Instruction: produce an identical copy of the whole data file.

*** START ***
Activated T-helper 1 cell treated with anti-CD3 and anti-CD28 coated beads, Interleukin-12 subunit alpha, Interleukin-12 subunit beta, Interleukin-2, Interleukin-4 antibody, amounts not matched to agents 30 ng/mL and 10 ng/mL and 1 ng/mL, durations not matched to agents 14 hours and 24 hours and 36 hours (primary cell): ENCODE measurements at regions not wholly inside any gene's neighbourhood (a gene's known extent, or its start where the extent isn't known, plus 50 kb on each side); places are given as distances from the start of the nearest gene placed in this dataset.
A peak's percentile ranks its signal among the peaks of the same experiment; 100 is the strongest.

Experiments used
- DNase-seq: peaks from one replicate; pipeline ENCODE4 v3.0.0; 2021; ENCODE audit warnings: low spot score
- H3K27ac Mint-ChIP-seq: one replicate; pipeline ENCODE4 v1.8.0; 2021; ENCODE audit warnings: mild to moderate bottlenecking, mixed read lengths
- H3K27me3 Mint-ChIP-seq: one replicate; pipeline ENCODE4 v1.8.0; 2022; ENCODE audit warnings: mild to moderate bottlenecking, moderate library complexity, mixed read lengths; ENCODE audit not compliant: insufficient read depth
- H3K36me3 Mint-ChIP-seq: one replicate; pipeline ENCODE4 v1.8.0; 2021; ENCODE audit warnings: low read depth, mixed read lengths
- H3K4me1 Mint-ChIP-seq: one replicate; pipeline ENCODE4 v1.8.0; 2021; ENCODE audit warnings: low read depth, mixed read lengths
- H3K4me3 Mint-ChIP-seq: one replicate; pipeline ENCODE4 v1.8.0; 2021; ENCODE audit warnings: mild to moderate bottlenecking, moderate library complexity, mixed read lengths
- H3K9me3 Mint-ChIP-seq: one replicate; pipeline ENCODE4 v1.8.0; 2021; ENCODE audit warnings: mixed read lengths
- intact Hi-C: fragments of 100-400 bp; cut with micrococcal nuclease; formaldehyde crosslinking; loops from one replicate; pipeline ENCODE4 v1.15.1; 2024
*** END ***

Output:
Activated T-helper 1 cell treated with anti-CD3 and anti-CD28 coated beads, Interleukin-12 subunit alpha, Interleukin-12 subunit beta, Interleukin-2, Interleukin-4 antibody, amounts not matched to agents 30 ng/mL and 10 ng/mL and 1 ng/mL, durations not matched to agents 14 hours and 24 hours and 36 hours (primary cell): ENCODE measurements at regions not wholly inside any gene's neighbourhood (a gene's known extent, or its start where the extent isn't known, plus 50 kb on each side); places are given as distances from the start of the nearest gene placed in this dataset.
A peak's percentile ranks its signal among the peaks of the same experiment; 100 is the strongest.

Experiments used
- DNase-seq: peaks from one replicate; pipeline ENCODE4 v3.0.0; 2021; ENCODE audit warnings: low spot score
- H3K27ac Mint-ChIP-seq: one replicate; pipeline ENCODE4 v1.8.0; 2021; ENCODE audit warnings: mild to moderate bottlenecking, mixed read lengths
- H3K27me3 Mint-ChIP-seq: one replicate; pipeline ENCODE4 v1.8.0; 2022; ENCODE audit warnings: mild to moderate bottlenecking, moderate library complexity, mixed read lengths; ENCODE audit not compliant: insufficient read depth
- H3K36me3 Mint-ChIP-seq: one replicate; pipeline ENCODE4 v1.8.0; 2021; ENCODE audit warnings: low read depth, mixed read lengths
- H3K4me1 Mint-ChIP-seq: one replicate; pipeline ENCODE4 v1.8.0; 2021; ENCODE audit warnings: low read depth, mixed read lengths
- H3K4me3 Mint-ChIP-seq: one replicate; pipeline ENCODE4 v1.8.0; 2021; ENCODE audit warnings: mild to moderate bottlenecking, moderate library complexity, mixed read lengths
- H3K9me3 Mint-ChIP-seq: one replicate; pipeline ENCODE4 v1.8.0; 2021; ENCODE audit warnings: mixed read lengths
- intact Hi-C: fragments of 100-400 bp; cut with micrococcal nuclease; formaldehyde crosslinking; loops from one replicate; pipeline ENCODE4 v1.15.1; 2024